Inside The Box Score: How Texas Tech Was Able To Defeat Florida

DALLAS, TX - MARCH 17: Zhaire Smith
DALLAS, TX - MARCH 17: Zhaire Smith /

Texas Tech knocked off Florida 69-66 Saturday night in Dallas to move to the Sweet 16.  Let’s look inside the box score to figure out how the Red Raiders were able to advance.

Any time a game ends with one team having two open shots to tie the game in the last twenty seconds of regulation, fans often focus on the final sequence of events.  Such is true of Texas Tech’s victory over Florida in round two of the NCAA Tournament on Saturday night.

The final twenty seconds of the game were frantic and exciting as Texas Tech turned the ball over in its own backcourt giving Florida two three-point attempts to tie the game.  However, the game was won in the way that the Red Raiders executed their game plan.  Thus, there are some telling statistics that reveal how Chris Beard’s game plan came together to create a winning formula.


Florida is a tough-minded and aggressive team on both ends of the court.  Loaded with long athletic wing players and quick guards, the Gators averaged 13.8 turnovers forced per game this season.

In round one, UF turned St. Bonaventure over 18 times en route to a 15-point victory.  But Texas Tech was far more careful with the basketball against the Gators.

Tech committed just 8 turnovers against the physical Florida half-court defense.  Limiting turnovers was key in helping the Red Raiders control the Gator’s offensive attack.

Throughout the season. Florida made a living from the three-point arc.  Texas Tech was focused on  containing the Gators’ long-range attack by contesting jump-shots and running shooters off the three-point line.

One way a guard-heavy team like Florida tries to generate open threes is in transition.  If a team can get into its offense off of a turnover and hit a spot-up shooter off a fast break, they can generate an open look before the defense is able to get set.

Texas Tech saw that scenario play out in its February loss at Oklahoma State.  The Cowboys hit six threes in a row to open the second half and almost all of them came in transition.

By holding on to the ball, Texas Tech was able to ensure that it could set its defense and matchup individual defenders with the offensive players as they wanted.  In transition, such options are not possible as players scramble to cover whomever is closest to them and often winding up in mismatches.

Controlling the Tempo

In our Game Plan piece, we discussed how important it would be for Texas Tech to avoid the trap of trying to get into a three-point shooting contest with Florida.  Far too often, teams that play three-point shooting teams make the mistake of trying to match their opponent shot-for-shot.

Doing so would have been a critical mistake for Texas Tech.  The Red Raiders could not afford to hoist quick shots from deep thus speeding up the game to a tempo the Gators prefer.

In fact, that style of play got the Red Raiders in trouble in the first half against Stephen F. Austin in round one.  It was not until Tech decided to attack the basket that the round one game turned in the Red Raiders’ favor.

In round two, Tech took just 15 threes for the entire game against Florida and most of those came late in the shot clock.  Chris Beard prefers his motion offense to pass the ball at least four times before a shot is attempted and Tech lived by that mantra.  Doing so kept the pace manageable and ensured quality shots.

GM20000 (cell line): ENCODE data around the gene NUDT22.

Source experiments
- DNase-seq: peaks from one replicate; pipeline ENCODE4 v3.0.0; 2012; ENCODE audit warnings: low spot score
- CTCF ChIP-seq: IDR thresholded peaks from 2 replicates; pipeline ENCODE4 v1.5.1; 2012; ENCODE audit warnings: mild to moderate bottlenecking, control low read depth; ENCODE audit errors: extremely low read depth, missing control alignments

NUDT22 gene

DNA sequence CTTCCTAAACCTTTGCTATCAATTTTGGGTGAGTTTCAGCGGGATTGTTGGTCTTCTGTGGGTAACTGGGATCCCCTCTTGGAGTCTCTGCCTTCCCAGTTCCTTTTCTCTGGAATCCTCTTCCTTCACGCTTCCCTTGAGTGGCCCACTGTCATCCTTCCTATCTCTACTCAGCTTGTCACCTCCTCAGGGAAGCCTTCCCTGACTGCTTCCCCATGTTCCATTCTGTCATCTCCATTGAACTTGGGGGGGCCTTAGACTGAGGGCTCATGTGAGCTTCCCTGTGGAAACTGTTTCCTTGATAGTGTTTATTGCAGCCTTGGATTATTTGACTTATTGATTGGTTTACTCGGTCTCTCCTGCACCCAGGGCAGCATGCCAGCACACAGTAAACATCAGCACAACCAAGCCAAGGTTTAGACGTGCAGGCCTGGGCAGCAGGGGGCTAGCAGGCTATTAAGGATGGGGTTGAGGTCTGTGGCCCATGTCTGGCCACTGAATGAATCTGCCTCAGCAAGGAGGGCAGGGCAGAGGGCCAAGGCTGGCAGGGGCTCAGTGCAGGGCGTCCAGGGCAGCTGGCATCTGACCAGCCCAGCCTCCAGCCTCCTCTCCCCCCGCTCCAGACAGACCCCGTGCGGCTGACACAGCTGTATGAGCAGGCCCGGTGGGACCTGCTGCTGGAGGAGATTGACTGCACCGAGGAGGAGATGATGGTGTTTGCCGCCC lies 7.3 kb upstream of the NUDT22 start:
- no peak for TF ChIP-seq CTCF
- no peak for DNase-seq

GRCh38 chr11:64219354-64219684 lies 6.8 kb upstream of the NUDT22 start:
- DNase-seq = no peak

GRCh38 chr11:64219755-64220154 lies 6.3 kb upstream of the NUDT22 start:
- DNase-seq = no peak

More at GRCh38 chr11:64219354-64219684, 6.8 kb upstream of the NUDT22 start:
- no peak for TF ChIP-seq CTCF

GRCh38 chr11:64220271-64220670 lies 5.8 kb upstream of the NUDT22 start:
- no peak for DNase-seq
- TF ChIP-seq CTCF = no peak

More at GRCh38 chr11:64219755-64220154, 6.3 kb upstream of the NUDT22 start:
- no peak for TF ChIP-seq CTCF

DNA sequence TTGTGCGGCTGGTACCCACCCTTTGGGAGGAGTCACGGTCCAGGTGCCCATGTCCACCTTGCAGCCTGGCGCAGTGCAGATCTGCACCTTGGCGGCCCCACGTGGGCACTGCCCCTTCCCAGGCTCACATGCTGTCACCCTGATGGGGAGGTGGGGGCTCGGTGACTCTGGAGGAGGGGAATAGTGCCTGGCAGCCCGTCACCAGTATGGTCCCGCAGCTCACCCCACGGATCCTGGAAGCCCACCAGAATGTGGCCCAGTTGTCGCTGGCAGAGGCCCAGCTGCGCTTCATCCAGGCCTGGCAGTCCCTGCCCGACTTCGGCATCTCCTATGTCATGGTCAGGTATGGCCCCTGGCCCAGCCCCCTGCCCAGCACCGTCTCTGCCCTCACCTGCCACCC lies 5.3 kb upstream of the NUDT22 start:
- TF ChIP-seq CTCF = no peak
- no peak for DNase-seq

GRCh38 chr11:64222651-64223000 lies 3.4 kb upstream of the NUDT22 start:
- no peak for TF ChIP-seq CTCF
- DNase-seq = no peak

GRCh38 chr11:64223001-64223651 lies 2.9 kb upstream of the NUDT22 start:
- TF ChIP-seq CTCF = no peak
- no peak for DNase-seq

For the game, Texas Tech was judicious from deep going 6-15 while Florida was more liberal with its attempts going 6-22.  Tech was able to play the style of game it prefers and keep the score under 70 points.

"…we wanted to control the game with our offense, tempo-wise.” Chris Beard said post-game. “So with the game in the 60s and even at halftime, even though we were down one point, we felt comfortable with the pace. We weren’t going to beat Florida in the 80s or 90s, but we could play with them at this tempo game.”"

On the season, Texas Tech was the 224th slowest paced team in the nation with their games averaging 70.4 possessions.  On the other hand, Florida was quicker averaging 70.9 possessions per game.

Tech knew that 8 of the Gators’ 12 losses headed into the game came when UF failed to score at least 70 points.  Tech controlled the pace of play and in a one-possession game, limiting the number of possessions was critical.

Small Ball

One of the best virtues of this Texas Tech team is its versatility.  With a roster full of 6-foot-5 to 6-foot-9 athletic forwards, Chris Beard can employ a wide variety of lineups.

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That versatility was increased with Zach Smith returned from a broken foot that cost him almost all of the Big 12 season.  Smith adds a rim protector to Tech’s small-ball lineup  and that unit was relied upon heavily against Florida.

Beard realized early that Tech’s big men Norense Odiase and Tommy Hamilton were defensive liabilities and he quickly turned to Zach Smith as his lone post player. Odiase and Hamilton combined for just 5 minutes while Smith played 22 minutes, tied for his most action since returning to the court.

Smith did a little bit of everything for Texas Tech.  He had six points, three rebounds an assist, a steal and a block.  More importantly, his length altered a number of Florida shots and drives to the rim while his agility allowed the Red Raiders to switch defenders on ball screens.

Next: Texas Tech Advances To Sweet 16

Against Purdue, Texas Tech will need Odiase and Hamilton to come up big against potentially two centers over 7-feet-tall.  However, Tech would not be facing the Boilermakers if it were not able to go to a smaller lineup in the second round.